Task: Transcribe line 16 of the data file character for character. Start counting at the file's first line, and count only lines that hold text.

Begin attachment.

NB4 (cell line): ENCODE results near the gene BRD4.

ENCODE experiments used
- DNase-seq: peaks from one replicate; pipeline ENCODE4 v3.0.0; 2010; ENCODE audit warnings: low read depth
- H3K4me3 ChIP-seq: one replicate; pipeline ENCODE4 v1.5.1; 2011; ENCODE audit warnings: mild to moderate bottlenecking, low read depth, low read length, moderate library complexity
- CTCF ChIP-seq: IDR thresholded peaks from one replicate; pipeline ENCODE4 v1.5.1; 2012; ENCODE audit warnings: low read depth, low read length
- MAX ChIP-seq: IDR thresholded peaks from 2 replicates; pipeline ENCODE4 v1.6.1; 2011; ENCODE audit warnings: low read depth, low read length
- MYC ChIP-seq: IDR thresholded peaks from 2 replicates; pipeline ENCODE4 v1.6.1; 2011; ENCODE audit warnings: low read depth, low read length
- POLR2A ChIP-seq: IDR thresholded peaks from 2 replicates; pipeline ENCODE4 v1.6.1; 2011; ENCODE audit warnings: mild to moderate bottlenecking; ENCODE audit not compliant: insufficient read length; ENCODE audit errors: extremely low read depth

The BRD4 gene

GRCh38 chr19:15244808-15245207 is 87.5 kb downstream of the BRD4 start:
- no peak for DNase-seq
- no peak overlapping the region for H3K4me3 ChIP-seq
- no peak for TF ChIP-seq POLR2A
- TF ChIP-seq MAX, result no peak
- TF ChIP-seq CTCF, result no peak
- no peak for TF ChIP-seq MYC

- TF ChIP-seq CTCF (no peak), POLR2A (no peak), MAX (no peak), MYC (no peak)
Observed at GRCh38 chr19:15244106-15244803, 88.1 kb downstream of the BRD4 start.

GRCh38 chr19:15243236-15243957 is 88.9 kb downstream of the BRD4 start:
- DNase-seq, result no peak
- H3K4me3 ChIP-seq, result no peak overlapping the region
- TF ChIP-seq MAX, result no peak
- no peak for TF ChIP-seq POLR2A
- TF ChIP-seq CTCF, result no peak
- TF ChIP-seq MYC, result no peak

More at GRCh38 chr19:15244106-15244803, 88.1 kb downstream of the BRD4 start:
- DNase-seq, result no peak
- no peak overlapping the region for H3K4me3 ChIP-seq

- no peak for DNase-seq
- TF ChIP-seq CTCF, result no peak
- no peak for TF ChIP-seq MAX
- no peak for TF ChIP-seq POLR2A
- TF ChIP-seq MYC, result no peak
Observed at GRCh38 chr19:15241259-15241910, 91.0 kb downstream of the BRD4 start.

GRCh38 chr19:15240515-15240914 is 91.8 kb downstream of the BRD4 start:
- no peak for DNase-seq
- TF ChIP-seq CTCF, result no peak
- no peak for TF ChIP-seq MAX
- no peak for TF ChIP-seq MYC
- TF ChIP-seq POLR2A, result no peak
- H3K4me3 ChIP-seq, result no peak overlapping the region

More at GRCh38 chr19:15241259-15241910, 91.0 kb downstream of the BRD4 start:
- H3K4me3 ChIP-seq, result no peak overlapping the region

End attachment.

- no peak for TF ChIP-seq MYC